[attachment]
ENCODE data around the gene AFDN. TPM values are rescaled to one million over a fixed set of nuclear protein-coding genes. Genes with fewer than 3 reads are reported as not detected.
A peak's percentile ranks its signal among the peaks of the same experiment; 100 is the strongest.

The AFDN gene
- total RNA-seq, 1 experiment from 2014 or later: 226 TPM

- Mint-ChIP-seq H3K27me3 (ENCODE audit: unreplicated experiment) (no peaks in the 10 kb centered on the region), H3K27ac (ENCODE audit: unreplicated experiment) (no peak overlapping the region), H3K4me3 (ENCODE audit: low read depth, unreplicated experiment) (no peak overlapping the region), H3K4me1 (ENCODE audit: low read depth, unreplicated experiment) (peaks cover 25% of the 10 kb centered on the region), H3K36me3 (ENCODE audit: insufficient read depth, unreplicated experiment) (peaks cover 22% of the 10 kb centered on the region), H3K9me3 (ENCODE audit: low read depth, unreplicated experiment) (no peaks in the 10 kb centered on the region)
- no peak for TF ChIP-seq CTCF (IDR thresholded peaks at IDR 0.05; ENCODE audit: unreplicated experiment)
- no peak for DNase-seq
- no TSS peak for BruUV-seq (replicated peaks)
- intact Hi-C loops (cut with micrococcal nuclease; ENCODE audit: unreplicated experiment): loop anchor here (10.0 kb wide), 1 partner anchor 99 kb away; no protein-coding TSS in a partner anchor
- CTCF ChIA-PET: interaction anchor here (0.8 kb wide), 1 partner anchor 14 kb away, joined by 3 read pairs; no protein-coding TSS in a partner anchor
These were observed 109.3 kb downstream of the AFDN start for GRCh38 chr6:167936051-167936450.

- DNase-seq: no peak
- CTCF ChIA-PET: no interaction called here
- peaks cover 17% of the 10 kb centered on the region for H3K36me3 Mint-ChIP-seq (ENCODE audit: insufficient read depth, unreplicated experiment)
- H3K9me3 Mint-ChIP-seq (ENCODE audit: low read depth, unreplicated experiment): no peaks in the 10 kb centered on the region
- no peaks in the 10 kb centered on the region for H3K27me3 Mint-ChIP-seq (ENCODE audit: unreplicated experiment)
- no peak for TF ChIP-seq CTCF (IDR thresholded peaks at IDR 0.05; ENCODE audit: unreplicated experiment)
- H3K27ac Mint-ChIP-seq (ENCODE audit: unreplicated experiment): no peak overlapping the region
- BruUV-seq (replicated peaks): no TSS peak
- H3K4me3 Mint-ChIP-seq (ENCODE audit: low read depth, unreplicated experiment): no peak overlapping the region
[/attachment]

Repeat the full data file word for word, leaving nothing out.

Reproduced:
ENCODE data around the gene AFDN. TPM values are rescaled to one million over a fixed set of nuclear protein-coding genes. Genes with fewer than 3 reads are reported as not detected.
A peak's percentile ranks its signal among the peaks of the same experiment; 100 is the strongest.

The AFDN gene
- total RNA-seq, 1 experiment from 2014 or later: 226 TPM

- Mint-ChIP-seq H3K27me3 (ENCODE audit: unreplicated experiment) (no peaks in the 10 kb centered on the region), H3K27ac (ENCODE audit: unreplicated experiment) (no peak overlapping the region), H3K4me3 (ENCODE audit: low read depth, unreplicated experiment) (no peak overlapping the region), H3K4me1 (ENCODE audit: low read depth, unreplicated experiment) (peaks cover 25% of the 10 kb centered on the region), H3K36me3 (ENCODE audit: insufficient read depth, unreplicated experiment) (peaks cover 22% of the 10 kb centered on the region), H3K9me3 (ENCODE audit: low read depth, unreplicated experiment) (no peaks in the 10 kb centered on the region)
- no peak for TF ChIP-seq CTCF (IDR thresholded peaks at IDR 0.05; ENCODE audit: unreplicated experiment)
- no peak for DNase-seq
- no TSS peak for BruUV-seq (replicated peaks)
- intact Hi-C loops (cut with micrococcal nuclease; ENCODE audit: unreplicated experiment): loop anchor here (10.0 kb wide), 1 partner anchor 99 kb away; no protein-coding TSS in a partner anchor
- CTCF ChIA-PET: interaction anchor here (0.8 kb wide), 1 partner anchor 14 kb away, joined by 3 read pairs; no protein-coding TSS in a partner anchor
These were observed 109.3 kb downstream of the AFDN start for GRCh38 chr6:167936051-167936450.

- DNase-seq: no peak
- CTCF ChIA-PET: no interaction called here
- peaks cover 17% of the 10 kb centered on the region for H3K36me3 Mint-ChIP-seq (ENCODE audit: insufficient read depth, unreplicated experiment)
- H3K9me3 Mint-ChIP-seq (ENCODE audit: low read depth, unreplicated experiment): no peaks in the 10 kb centered on the region
- no peaks in the 10 kb centered on the region for H3K27me3 Mint-ChIP-seq (ENCODE audit: unreplicated experiment)
- no peak for TF ChIP-seq CTCF (IDR thresholded peaks at IDR 0.05; ENCODE audit: unreplicated experiment)
- H3K27ac Mint-ChIP-seq (ENCODE audit: unreplicated experiment): no peak overlapping the region
- BruUV-seq (replicated peaks): no TSS peak
- H3K4me3 Mint-ChIP-seq (ENCODE audit: low read depth, unreplicated experiment): no peak overlapping the region